Best selling academic and business consultant Clayton Christiansen (creator of the theory of disruptive innovation) wrote: “On the last day of class, I ask my students to turn theoretical lenses on themselves, to find cogent answers to three questions: First, how can I be sure that I’ll be happy in my career? Second, how can I be sure that my relationships with my spouse and my family become an enduring source of happiness? Third, how can I be sure I’ll stay out of jail? Though the last question sounds lighthearted, it’s not. Two of the 32 people in my Rhodes scholar class spent time in jail. Jeff Skilling of Enron fame was a classmate of mine at HBS. These were good guys—but something in their lives sent them off in the wrong direction…. One of the theories that gives great insight on the first question—how to be sure we find happiness in our careers—is from Frederick Herzberg, who asserts that the powerful motivator in our lives isn’t money; it’s the opportunity to learn, grow in responsibilities, contribute to others, and be recognized for achievements.”

Faced with any challenge, however short term the brief might appear, try and see the bigger, more long term, more expansive picture to get to a truly creative and truly satisfying solution.   Late in 2021 The Trade Desk SVP Professor Philippa Snare reported that one top marketer told her “I don’t think that you can build legacy brands without taking a longer-term view”.

Take a longer term perspective.  Ask: “How does this deliver really long-term success?”  Think like a shaman, consider what legacy your work on the brand delivers for the wider world and for the next generations.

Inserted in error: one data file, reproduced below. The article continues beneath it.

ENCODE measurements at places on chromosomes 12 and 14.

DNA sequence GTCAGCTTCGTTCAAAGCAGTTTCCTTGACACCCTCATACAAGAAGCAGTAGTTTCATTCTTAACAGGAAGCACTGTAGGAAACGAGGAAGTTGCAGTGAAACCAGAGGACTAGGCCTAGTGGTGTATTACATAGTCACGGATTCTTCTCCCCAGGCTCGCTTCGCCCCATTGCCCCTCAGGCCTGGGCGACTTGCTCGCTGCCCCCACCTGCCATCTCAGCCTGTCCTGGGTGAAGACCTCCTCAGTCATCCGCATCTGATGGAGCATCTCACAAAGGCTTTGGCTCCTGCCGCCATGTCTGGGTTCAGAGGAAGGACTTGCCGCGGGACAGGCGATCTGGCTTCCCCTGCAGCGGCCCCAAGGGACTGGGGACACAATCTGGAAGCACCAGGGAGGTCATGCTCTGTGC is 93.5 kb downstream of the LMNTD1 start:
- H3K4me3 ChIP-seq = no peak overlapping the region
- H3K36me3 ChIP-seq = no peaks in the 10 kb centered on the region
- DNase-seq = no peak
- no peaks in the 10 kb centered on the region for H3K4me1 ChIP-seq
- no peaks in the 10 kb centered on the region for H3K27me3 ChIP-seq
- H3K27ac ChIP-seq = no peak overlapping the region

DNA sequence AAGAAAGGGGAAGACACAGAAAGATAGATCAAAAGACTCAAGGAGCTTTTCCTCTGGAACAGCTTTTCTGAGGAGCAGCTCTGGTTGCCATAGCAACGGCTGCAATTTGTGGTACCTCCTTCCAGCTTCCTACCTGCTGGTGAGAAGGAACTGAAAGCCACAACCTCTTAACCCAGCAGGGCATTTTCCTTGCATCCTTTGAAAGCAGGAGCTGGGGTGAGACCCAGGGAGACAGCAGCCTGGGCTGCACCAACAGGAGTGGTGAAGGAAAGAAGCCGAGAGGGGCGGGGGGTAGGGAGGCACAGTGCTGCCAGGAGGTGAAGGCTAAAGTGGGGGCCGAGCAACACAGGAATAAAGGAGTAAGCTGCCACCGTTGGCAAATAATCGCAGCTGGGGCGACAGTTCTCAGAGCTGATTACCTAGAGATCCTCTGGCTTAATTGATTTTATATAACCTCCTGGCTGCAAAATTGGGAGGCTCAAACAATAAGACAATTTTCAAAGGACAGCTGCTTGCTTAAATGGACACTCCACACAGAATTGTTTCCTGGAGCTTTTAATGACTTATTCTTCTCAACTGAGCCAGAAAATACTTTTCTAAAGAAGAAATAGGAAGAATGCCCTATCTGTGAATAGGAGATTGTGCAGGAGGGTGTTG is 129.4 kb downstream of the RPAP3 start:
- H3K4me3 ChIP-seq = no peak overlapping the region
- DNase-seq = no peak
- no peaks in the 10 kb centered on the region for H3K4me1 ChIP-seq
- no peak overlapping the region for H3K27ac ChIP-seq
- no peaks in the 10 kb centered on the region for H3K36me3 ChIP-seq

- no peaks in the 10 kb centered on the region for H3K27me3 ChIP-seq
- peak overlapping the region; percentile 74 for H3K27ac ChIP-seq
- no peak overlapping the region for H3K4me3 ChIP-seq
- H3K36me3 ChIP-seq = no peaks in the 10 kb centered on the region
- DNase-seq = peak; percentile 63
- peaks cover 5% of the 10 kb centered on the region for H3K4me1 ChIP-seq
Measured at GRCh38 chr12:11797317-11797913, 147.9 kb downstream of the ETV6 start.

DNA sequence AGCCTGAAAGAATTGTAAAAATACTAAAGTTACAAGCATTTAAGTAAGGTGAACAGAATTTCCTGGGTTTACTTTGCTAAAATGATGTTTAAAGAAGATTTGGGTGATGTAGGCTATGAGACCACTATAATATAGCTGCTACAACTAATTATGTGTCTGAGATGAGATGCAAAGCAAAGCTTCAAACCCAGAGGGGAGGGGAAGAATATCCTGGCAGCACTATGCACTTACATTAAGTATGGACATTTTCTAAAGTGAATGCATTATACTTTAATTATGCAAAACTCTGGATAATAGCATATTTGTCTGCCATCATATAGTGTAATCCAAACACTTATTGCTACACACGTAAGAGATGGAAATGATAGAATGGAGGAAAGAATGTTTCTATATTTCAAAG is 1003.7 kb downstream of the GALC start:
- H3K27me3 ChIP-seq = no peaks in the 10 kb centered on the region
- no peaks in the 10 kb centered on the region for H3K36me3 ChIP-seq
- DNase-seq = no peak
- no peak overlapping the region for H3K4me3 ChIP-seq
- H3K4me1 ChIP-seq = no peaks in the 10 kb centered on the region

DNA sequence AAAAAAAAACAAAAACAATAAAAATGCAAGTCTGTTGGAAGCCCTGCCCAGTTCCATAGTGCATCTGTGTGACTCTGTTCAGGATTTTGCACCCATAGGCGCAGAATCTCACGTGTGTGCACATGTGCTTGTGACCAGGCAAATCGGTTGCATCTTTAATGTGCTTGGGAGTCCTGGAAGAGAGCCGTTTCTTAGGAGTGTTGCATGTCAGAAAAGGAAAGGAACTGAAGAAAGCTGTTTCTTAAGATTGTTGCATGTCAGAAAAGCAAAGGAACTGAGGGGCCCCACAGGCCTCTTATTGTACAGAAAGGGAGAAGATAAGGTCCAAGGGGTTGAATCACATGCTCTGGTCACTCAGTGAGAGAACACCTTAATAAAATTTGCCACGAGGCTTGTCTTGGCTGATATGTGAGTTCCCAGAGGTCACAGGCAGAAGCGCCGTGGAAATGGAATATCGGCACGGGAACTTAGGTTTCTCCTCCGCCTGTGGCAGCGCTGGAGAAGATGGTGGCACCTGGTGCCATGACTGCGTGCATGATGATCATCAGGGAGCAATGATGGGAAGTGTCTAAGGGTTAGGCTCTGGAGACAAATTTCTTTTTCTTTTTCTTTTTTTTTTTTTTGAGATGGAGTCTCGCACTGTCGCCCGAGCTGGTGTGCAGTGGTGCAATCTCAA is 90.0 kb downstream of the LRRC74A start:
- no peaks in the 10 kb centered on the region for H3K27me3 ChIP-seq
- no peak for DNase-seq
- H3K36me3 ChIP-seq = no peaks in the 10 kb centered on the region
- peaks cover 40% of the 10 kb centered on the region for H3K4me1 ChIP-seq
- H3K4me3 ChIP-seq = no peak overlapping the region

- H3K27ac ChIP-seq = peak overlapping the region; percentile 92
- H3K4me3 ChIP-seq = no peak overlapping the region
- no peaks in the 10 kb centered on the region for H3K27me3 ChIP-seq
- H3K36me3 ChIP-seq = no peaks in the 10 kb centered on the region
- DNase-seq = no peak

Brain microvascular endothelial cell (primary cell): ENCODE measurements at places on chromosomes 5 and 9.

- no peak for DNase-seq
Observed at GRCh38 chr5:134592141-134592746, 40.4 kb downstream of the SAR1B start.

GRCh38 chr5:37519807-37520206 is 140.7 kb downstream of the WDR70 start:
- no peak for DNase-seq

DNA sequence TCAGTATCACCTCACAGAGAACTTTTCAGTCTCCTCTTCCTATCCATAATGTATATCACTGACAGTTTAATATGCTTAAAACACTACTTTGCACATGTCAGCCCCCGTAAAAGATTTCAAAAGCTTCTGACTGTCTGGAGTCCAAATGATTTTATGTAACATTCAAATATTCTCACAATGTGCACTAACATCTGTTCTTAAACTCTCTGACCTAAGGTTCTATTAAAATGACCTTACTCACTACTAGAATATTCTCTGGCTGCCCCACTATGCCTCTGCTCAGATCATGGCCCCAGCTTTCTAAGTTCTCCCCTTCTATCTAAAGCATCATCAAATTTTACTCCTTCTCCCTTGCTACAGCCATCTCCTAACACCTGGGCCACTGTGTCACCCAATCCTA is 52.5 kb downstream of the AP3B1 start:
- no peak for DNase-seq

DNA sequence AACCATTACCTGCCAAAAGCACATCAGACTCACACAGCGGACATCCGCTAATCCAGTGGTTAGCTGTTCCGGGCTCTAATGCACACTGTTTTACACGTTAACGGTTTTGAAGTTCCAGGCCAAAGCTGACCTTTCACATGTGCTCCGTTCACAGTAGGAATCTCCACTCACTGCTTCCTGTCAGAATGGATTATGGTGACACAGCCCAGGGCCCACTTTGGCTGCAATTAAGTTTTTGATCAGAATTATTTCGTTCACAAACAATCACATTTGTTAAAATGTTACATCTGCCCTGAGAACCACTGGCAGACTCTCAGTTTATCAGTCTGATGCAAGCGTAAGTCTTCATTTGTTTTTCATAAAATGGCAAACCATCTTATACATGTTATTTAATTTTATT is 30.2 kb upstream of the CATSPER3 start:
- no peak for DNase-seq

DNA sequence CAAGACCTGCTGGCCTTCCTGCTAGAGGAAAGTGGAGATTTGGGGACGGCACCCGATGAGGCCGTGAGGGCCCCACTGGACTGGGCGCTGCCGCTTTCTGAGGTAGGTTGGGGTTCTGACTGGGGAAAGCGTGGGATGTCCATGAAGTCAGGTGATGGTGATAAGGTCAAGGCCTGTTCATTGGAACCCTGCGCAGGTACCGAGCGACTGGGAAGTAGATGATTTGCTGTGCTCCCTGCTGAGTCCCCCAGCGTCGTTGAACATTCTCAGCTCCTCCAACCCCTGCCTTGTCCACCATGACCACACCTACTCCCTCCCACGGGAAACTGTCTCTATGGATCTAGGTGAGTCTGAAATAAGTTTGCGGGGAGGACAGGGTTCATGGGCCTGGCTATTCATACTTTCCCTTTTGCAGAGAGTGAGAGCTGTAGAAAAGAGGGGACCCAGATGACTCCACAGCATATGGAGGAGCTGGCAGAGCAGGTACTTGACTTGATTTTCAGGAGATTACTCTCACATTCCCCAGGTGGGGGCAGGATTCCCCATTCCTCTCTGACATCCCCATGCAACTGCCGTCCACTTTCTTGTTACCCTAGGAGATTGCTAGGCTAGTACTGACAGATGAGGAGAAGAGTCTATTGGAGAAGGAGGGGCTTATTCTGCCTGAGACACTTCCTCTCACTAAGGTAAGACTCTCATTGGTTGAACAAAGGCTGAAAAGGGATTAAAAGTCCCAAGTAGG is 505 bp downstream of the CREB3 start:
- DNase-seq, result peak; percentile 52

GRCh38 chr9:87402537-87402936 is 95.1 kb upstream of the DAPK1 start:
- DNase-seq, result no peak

Welcome to the 5th age of advertising

Monday, January 10th, 2022

relevanceThere have been roughly 4 ages of advertising.  We have now entered the 5th age.  The Age of Relevance.

In the  1st age in the 1950s, in the Age of Interruption, consumers were happy to pay attention to advertising and essentially to do what it told them to do because they actively sought the reassurance of brand names and tended to trust what big companies told them.  Culturally advertising represented an antidote to the scarcity of the war years.

In the 2nd age, the Age of Entertainment in the 1960s and 70s people would still pay attention to ads, but they needed to be entertaining.  This was the first golden age of creativity in advertising.  People actively sought out entertaining advertising, school kids acted the great ads out in playgrounds and some of the brand building effects of this resonate today.  Many people can still recite the slogans from ads in those days;  (were they in fact ad slogans or mini poems to brands?  “a million housewives every day, pick up a can of beans and say: ‘Beanz means Heinz’”).   John Webster’s Smash Martians ads still top leagues of favourites.  Dave Trott’s “Ariston and on and on” still sings to us (even though you may have a Bosch now).  People actively looked forward to the new Cinzano, Hamlet or Gold Blend execution.  The age of entertainment waned, as the IPA has reported and mutated into the 3rd age of advertising.